Democrats should be worried about the split between Sanders and Clinton supportersBreaking News
tags: Hillary Clinton, election 2016, Bernie Sanders
Unity is, of course, a problem for both parties. Whatever bad feelings might exist between Mr. Sanders and Mrs. Clinton, they pale in contrast to the Republican side, where Donald J. Trump has warned of violence in the streets should any of his opponents, including Senator Ted Cruz of Texas, end up with the nomination. Mr. Trump seems to be becoming aware of his own divided-party challenges, with his deferential reference to “Senator Cruz,” rather than “Lyin’ Ted” in his New York victory speech.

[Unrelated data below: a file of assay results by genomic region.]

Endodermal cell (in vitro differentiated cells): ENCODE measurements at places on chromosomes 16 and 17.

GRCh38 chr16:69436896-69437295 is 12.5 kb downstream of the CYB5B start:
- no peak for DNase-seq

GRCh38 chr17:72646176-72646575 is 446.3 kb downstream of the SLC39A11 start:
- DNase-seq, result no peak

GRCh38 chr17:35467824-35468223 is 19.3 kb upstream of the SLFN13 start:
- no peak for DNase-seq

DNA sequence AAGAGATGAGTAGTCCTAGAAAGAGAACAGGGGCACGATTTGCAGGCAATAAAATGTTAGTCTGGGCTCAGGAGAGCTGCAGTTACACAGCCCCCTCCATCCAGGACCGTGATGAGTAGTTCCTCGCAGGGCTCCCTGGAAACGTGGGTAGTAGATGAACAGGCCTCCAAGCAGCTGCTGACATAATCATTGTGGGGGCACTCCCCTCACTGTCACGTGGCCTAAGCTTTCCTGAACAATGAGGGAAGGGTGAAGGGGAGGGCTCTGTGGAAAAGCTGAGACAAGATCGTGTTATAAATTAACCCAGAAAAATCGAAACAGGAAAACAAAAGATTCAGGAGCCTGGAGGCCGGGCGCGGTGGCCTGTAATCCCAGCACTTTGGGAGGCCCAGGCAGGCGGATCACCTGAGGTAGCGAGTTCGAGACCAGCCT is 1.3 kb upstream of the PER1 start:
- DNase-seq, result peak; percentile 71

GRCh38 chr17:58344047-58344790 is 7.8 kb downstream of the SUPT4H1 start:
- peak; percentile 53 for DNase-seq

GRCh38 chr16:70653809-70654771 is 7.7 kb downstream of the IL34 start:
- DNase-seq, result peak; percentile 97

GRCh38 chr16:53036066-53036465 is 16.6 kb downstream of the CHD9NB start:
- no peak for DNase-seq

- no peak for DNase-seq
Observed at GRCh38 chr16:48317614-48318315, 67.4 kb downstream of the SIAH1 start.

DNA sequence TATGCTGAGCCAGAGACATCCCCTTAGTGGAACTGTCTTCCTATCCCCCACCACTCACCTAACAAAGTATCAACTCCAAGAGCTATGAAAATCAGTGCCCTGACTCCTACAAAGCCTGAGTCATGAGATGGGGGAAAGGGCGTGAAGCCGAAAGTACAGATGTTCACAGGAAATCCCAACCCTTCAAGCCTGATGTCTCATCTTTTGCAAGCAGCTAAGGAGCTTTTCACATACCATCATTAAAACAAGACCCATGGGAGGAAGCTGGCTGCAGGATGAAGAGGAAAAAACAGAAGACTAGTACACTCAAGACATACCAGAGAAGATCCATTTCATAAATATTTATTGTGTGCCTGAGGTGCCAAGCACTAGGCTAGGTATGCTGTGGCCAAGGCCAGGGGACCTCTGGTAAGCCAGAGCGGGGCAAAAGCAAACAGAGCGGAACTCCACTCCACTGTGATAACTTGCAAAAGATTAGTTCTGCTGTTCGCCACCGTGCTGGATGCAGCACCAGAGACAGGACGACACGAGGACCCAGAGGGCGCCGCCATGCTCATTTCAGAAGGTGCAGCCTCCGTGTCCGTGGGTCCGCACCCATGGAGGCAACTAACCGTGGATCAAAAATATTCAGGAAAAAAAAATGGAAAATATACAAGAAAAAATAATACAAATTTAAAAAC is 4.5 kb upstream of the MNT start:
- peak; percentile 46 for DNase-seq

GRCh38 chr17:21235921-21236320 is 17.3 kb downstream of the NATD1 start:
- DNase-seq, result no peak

But Priscilla Southwell, a professor of political science at the University of Oregon who has written extensively on party divisions, said historically this has been more a Democratic problem than a Republican one. “I call it the politics of disgruntlement,” she said. “Backers of the candidate tend to stay home or vote for the other party. Highly contested nominations hurt the party.”
“I think the Democratic Party needs to be worried,” Ms. Southwell added. “Many of these Sanders voters are first-time voters. They are the ones who will feel the kind of psychological aspects of this, the sense of disgruntlement, and stay home.”
In a CBS News poll this month, 24 percent of Mr. Sanders’s supporters said they would not support Mrs. Clinton should she win the nomination. Among Republicans, 32 percent of Mr. Trump’s supporters said they would not support Mr. Cruz in a general election; 27 percent of Mr. Cruz’s backers said they would not vote for Mr. Trump in November.